Product Description: This MuK5 Ground Assault Badge is a gorgeous example, in outstanding condition. It is made of zinc, and retains loads of original finish. The eagle is a separate piece, and nicely struck; it’s riveted to the body of the badge, and has only extremely slight age toning to the silver finish. The clouds and lightning bolt have a dark color, with lighter tones to the high points that contrast very nicely. The wreath has most of the original silver finish, especially in the recesses, with slight wear to high points revealing the gray color of the base metal. The reverse of this MuK5 Ground Assault Badge is flat, and neatly marked “M. u. K. 5” indicating manufacture by the firm of Metall und Kunststoff in Gablonz. The hardware setup is intact and functional, with a “coke bottle” pin, crimped-in hinge and sheet metal catch. There is no sign of repair. The rivets for the eagle are tight and un-messed with. The overall condition rates as excellent.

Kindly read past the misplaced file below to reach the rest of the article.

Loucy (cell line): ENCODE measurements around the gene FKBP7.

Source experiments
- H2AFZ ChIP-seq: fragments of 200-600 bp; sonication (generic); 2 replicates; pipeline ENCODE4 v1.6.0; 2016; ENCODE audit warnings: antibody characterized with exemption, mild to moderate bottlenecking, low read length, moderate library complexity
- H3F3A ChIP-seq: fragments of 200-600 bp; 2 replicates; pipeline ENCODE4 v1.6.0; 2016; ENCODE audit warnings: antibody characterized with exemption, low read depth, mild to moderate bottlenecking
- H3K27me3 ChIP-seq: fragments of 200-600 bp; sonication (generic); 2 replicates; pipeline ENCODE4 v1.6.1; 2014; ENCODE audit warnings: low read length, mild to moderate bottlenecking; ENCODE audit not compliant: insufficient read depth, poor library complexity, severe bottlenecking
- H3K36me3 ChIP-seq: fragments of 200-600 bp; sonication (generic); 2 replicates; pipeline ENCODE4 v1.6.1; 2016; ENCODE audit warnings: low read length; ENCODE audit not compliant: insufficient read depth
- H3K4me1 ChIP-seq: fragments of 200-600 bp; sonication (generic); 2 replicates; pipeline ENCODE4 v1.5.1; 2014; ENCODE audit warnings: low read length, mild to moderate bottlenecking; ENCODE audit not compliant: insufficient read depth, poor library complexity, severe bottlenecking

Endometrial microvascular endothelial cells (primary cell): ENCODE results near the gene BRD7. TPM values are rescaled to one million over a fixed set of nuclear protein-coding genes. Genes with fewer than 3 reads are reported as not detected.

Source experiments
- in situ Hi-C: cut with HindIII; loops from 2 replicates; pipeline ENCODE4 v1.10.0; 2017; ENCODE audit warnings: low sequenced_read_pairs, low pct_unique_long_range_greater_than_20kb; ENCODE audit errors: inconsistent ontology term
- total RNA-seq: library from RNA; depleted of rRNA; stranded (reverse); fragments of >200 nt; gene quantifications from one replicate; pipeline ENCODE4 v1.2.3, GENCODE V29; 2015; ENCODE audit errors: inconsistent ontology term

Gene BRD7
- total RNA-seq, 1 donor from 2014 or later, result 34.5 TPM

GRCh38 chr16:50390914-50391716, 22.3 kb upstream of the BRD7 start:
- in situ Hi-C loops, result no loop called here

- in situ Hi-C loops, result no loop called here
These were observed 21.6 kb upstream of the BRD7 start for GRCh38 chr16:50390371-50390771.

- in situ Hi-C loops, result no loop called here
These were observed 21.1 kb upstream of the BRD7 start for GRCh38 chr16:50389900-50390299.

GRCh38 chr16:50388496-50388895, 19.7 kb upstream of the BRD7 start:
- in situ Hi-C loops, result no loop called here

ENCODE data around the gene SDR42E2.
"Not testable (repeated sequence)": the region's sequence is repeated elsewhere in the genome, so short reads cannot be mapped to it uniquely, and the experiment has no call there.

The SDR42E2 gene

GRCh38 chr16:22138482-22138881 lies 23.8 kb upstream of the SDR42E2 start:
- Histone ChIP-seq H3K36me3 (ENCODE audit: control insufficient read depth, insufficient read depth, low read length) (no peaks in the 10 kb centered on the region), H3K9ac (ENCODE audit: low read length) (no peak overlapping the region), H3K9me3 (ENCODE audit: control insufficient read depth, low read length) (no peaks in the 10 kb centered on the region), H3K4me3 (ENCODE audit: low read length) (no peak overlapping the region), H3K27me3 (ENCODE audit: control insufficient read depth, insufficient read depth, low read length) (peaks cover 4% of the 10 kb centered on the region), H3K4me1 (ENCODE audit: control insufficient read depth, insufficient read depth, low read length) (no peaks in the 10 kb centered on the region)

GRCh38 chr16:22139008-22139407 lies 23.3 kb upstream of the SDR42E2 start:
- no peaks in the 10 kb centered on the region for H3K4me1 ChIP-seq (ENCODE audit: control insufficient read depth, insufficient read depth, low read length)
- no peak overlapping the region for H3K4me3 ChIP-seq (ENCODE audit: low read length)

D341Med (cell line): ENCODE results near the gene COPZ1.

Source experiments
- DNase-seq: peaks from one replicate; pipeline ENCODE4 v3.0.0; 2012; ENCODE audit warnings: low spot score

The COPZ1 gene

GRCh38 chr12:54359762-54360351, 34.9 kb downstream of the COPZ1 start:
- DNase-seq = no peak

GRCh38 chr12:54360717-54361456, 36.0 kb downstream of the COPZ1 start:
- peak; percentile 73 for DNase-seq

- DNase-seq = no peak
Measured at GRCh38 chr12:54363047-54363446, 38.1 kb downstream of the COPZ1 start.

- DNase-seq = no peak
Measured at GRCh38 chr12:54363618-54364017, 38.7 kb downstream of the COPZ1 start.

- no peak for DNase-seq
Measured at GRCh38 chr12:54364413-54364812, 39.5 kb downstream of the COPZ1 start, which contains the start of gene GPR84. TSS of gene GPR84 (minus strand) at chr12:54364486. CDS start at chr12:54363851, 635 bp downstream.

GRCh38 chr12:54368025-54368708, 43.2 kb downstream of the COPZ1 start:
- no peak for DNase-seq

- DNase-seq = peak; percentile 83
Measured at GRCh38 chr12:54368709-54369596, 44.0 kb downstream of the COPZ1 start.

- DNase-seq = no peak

Historical Description: In the early days of WWII, the German Air Force had few units intended to serve as infantry. As the war progressed, and especially after the disastrous first winter on the Eastern Front, more and more Luftwaffe personnel were being engaged in ground combat on the front lines. To recognize the combat experience of these soldiers, Luftwaffe chief Hermann Goering introduced the Luftwaffe Ground Assault Badge on March 31, 1942. The badge had been designed by Sigmund von Weech and featured a Luftwaffe eagle and swastika emblem atop a wreath, within which was a storm cloud striking the earth with a bolt of lightning. Those Luftwaffe soldiers who had previously been awarded German Army ground combat badges such as the Infantry Assault Badge, General Assault Badge or Panzer Assault Badge, were to exchange them for the new Luftwaffe badge. To earn this badge, Luftwaffe soldiers had to survive three ground combat actions on three separate days, be wounded in a ground combat action, or to have earned another decoration in such an action. Luftwaffe soldiers killed in ground combat were to receive the award posthumously. Personnel who could receive this award included paratroopers, members of the Luftwaffe Field Divisions, assault gun crews, and even Flak crews tasked with using their anti-aircraft guns against ground targets. On some of these badges, mostly early versions, the Luftwaffe eagle is a separate piece, riveted on. Later in the war, the eagle was most often integral to the badge.
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